Examples of such regulated sites may include former asbestos manufacturing sites (eg James Hardie) and/or their asbestos waste disposal sites or large emplacements of friable material such as thermal lagging from power stations. These sites should be notified to the EPA under section 60 of the CLM Act and, following assessment, may be subsequently regulated by the EPA.

Incidents of illegal dumping, or sites that contain non-friable asbestos material (such as fibro) do not need to be reported to the EPA under section 60 of the CLM Act as these would be managed under the framework outlined in the sections above. Incidents of illegal dumping can be reported to the local council or to EPA’s Environment Line (13 15 55).

10. Obtaining independent expert advice on asbestos in soil

The assessment of asbestos in soil should only be conducted by a competent person who has acquired through training, qualification or experience, the knowledge and skills to identify, investigate and assess asbestos and to develop appropriate risk management strategies.

If occupational hygienists are engaged to provide advice, they should:

  • be certified as a full member of the Australian Institute of Occupational Hygienists Incorporated
  • have experience in relation to asbestos identification, handling and disposal
  • have current professional indemnity insurance

Safework’s website contains listings of licensed asbestos assessors and licensed asbestos removalists.

Where friable asbestos is present, it is a legal requirement that only a Safework Licensed Asbestos Assessor may undertake air monitoring and risk assessments, and issue clearance certificates for removal work.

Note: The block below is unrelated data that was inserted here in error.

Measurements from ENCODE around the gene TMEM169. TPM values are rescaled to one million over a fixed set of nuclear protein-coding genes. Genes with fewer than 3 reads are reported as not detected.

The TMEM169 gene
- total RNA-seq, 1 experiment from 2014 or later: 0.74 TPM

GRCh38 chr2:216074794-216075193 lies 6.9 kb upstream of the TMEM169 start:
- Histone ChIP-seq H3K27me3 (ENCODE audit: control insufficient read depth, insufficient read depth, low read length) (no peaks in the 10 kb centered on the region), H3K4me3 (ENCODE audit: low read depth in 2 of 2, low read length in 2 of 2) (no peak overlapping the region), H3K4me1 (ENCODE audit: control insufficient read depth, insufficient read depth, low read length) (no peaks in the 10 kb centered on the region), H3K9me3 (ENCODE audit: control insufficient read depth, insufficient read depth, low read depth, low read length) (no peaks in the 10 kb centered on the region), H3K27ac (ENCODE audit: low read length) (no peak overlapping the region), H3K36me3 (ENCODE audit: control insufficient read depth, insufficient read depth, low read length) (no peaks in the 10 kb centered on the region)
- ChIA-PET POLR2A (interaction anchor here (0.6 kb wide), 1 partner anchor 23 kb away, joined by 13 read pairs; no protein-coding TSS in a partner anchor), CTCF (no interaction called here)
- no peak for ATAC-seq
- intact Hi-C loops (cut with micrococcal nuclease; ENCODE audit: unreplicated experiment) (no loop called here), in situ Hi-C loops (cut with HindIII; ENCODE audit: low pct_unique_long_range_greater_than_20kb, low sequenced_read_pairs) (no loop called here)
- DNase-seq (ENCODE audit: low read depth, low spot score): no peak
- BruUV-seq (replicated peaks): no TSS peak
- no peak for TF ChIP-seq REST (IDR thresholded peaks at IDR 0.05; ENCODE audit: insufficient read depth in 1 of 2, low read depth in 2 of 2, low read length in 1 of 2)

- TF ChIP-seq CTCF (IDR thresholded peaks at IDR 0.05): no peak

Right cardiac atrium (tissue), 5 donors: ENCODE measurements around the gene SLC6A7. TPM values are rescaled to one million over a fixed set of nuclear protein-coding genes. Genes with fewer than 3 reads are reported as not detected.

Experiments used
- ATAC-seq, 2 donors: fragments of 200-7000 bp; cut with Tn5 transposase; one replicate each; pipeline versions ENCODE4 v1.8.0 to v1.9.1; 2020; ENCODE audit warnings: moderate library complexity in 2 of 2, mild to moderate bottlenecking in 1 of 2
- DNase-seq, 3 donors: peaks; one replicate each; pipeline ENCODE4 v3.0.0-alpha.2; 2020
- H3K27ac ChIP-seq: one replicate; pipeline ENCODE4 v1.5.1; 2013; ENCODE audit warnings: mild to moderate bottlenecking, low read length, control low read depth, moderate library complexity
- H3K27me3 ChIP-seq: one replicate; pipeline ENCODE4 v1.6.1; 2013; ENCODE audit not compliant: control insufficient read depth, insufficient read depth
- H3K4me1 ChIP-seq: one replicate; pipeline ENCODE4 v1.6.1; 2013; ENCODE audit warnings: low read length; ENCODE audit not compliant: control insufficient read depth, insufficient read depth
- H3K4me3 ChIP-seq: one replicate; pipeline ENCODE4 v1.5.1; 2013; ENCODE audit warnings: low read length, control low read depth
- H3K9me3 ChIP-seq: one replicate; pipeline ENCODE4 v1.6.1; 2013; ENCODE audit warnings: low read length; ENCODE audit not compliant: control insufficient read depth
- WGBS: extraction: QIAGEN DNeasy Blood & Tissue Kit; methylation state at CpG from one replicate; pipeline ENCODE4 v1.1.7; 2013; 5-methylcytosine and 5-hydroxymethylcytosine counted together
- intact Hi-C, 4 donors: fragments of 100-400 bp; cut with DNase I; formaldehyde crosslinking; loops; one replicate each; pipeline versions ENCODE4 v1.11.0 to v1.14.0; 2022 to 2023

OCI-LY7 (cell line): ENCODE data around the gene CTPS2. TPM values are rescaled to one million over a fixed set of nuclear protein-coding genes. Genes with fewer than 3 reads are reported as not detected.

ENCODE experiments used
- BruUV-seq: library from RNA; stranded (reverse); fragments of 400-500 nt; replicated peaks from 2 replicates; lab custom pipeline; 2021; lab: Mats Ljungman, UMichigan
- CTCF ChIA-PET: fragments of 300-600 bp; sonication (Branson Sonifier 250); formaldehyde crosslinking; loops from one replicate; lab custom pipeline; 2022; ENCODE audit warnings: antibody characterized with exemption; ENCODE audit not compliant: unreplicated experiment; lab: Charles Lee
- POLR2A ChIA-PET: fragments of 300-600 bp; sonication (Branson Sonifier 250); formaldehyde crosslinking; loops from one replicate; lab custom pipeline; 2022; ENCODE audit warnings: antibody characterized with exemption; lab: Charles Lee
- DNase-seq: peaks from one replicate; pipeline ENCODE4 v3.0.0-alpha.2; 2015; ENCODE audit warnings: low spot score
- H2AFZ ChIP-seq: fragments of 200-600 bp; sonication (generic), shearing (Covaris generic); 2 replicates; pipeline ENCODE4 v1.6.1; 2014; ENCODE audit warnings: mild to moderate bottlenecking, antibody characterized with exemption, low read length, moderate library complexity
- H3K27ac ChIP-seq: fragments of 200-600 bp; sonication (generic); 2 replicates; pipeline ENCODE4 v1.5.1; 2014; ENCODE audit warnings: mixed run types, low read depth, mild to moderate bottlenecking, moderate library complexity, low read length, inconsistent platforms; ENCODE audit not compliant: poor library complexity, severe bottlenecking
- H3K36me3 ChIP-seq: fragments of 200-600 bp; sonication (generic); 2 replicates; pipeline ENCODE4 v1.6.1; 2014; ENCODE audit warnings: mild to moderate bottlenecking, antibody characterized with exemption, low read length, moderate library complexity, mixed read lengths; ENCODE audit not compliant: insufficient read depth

The testing of all samples must be undertaken at a laboratory accredited by (or its mutual recognition agreement partners).

For the appropriate classification of asbestos waste, the competent person should be independent and have previous experience in classifying waste in accordance with the Waste classification guidelines and the Protection of the Environment Operations Act 1997.

11. Relevant Government Agencies

The local council may be contacted where asbestos in or on soil is found on a residential or non-workplace property. Local councils can provide advice on planning requirements, information on land restrictions or the existence of other information about a particular parcel of land, and details of the appropriate facilities for receiving asbestos-contaminated waste.

The EPA should be contacted where asbestos is found on a licensed premises (under the Protection of the Environment Act 1997), public land, or where the contamination may be considered significant under the CLM Act (see section 9). The EPA may also provide advice on the transport and disposal of asbestos waste materials.

Safework should be contacted for asbestos identified in or on soil at a workplace or if there are questions or concerns about asbestos removalists or asbestos remediation works.

The Asbestos blueprint provides a complete list of roles and responsibilities of government agencies.

12. Additional guidance on the assessment and management of asbestos in or on soil

13. Further advice or assistance

Information for Homeowners and Renovators

Guidance on selecting an environmental consultant

Testing laboratories

Find an asbestos and demolition license holder

14. Information on related topics

Safely disposing of asbestos waste

  • NSW EPA, Waste and Resource Recovery
  • NSW EPA Environment Line Ph. 13 15 55

Information on fire damaged sites with asbestos

  • NSW EPA, Waste and Resource Recovery
  • NSW EPA Environment Line Ph. 13 15 55

James Hardie legacy sites

  • NSW EPA, Contaminated Sites
  • NSW EPA Environment Line Ph. 13 15 55

Information on mine sites and naturally occurring asbestos

1. The pragmatic approach described in the Western Australia Department of Health’s Guidelines for the assessment, remediation and management of asbestos- contaminated sites in Western Australia (2009) has been particularly helpful.

2. Class A asbestos removal licence: remove friable asbestos

3. For more information on contaminated sites assessment and management protocols, please refer to the Guidelines for the NSW site auditor scheme (3rd Edition) (2017) and the National environment protection (Assessment of site contamination) measure 1999 (NEPC 2013)